Android surge vs. iPhone repeats Windows vs. Apple pattern

This is not the blurb of some Google enthusiast or Apple hater but the reasoning of Fabrizio Capobianco, the CEO of Funambol and a leading voice in the industry, especially when it comes to mobile and open source. See the original post (published about one week ago. 9th of November 2013 update: failed to open page…) for the complete commentary on the NPD data on US 2010 Q1 sales reported below (again, copypasted from Fabrizio’s blog 9th of Nov. 2013 update: same data and image now taken from this post at Android and Me blog by Taylor Wimberly).

smartphone operating system unit share trend circa 2010

In short, the parallel drawn by Fabrizio is about the contrast between better but closed operating systems (the ones from Apple) on one side and not vertically integrated / somewhat open alternatives on the other side (Windows in the past for the PC, now Android for mobile — yesss, not open source on the MS side 😉 The end result is that Apple’s share in the PC market never reached high marks.

Any pattern recognition? I bet. That’s the PC business. One Apple operating system which was closed, and one Microsoft operating system that hardware manufacturer could adopt and ship at “low” cost (for the time). Apple was better and now they have 4% of the PC OS market share.

via Mobile Open Source

Two personal takes:

1, We all have heard the argument that you can run a very successful company with a small share of the market; but it can be counter-argued that the perspective of the analysis above is not focused on a single corporation as such, but on general market dynamics, which at some point in the future could indeed impact the performance of any company in the arena.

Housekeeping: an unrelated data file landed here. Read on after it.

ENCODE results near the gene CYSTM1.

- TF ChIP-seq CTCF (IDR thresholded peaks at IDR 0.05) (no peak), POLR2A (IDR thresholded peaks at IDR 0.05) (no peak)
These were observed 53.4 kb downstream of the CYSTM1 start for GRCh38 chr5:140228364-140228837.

2, I know that I am mixing (real 😉 apples and pears, but the surprising NPD data are a striking confirmation of the expectations about future mobile OS diffusion expressed by the respondents to the RTM survey on which I blogged about a while ago (it was: Android first, iPhone second, but now it looks like it could be a very distant second).

Update: I noticed that Apple has publicly reacted to the NPD data claiming that “this is a very limited report on 150,000 U.S. consumers responding to an online survey”, as reported by Reuters and others. Furthermore, Apple reference to another report by IDC on global market sales for mobile vendors in 2010 Q1 highlights also how big is the difference for Nokia penetration in the US vs. the global markets. BTW, perhaps analysts shoud measure (OS) platforms and device vendors together (terminology discussions on “smartphone” vs. “mobile converged devices” might be interesting but they are not very practical).

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